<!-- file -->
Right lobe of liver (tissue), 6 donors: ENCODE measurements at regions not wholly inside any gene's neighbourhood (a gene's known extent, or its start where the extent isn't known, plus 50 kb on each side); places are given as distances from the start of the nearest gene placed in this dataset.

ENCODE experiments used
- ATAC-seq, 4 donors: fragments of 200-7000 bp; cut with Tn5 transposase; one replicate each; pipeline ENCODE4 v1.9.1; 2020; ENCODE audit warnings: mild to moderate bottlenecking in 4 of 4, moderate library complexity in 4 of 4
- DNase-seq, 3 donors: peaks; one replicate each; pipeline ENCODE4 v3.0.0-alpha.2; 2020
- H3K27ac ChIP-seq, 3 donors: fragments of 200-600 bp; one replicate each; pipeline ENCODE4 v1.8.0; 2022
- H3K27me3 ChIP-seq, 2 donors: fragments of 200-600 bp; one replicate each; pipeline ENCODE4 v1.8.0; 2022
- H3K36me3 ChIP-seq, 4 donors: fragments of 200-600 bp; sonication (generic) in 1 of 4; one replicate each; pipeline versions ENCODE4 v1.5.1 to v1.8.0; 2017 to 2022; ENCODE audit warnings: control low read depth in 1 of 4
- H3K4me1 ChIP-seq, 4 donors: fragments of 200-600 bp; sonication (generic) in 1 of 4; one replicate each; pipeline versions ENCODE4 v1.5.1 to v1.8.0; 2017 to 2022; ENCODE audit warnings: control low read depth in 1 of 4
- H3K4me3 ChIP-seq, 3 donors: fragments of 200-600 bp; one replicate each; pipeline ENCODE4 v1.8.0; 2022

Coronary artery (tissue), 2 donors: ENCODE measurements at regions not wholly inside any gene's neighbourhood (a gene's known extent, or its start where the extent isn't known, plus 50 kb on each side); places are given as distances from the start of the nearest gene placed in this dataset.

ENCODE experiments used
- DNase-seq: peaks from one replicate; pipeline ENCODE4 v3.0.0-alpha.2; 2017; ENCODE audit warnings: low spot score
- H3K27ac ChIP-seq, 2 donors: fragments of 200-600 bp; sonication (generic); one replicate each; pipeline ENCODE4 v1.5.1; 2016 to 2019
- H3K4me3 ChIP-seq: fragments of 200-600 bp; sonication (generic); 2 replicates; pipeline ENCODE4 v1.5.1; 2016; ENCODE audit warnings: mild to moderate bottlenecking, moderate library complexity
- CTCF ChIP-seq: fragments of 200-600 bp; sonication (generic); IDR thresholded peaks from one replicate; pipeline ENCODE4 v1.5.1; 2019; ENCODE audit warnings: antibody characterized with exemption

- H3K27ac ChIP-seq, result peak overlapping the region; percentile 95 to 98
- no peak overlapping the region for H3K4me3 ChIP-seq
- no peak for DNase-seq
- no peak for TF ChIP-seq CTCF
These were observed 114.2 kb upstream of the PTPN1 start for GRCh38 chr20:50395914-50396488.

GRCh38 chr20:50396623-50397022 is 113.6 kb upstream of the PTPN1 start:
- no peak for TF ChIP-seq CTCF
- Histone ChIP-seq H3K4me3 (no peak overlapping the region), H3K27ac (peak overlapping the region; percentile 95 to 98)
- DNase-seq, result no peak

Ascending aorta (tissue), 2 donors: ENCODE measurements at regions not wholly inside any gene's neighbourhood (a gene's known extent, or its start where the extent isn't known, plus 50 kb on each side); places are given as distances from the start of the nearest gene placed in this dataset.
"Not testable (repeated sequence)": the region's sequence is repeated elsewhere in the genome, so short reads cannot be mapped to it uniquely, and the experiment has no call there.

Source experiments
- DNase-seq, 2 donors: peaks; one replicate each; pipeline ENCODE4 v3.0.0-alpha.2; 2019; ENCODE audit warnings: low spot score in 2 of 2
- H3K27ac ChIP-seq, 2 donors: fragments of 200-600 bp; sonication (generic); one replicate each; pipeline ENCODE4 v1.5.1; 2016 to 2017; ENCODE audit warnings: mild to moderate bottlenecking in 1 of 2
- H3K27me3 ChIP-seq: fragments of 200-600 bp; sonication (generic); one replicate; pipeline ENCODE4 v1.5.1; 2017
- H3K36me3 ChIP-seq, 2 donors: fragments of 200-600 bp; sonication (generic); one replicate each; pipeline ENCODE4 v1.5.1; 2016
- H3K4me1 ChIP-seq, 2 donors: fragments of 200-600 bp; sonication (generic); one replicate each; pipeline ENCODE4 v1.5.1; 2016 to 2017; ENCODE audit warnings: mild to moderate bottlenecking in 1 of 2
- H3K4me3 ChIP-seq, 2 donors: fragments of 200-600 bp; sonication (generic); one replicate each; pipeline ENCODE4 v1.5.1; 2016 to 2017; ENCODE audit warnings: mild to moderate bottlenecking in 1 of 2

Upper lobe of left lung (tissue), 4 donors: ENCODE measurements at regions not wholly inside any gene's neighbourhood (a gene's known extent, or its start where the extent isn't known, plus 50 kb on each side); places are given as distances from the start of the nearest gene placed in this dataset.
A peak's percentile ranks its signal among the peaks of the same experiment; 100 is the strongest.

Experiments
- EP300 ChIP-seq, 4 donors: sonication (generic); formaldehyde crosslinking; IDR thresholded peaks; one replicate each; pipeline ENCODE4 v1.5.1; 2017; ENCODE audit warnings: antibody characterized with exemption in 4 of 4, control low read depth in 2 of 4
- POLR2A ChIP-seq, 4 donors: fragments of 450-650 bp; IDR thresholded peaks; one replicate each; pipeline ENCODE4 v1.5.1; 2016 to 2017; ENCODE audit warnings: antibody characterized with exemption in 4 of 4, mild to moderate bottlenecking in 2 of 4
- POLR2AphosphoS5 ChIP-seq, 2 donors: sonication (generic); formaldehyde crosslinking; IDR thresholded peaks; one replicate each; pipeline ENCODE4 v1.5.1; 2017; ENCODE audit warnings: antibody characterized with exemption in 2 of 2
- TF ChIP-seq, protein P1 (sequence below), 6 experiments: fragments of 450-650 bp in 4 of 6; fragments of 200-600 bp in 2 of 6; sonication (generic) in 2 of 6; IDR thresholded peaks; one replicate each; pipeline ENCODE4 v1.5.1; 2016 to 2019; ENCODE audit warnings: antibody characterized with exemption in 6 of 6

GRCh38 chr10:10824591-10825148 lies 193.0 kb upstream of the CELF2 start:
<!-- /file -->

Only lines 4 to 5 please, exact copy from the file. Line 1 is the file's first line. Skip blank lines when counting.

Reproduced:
- DNase-seq, 3 donors: peaks; one replicate each; pipeline ENCODE4 v3.0.0-alpha.2; 2020
- H3K27ac ChIP-seq, 3 donors: fragments of 200-600 bp; one replicate each; pipeline ENCODE4 v1.8.0; 2022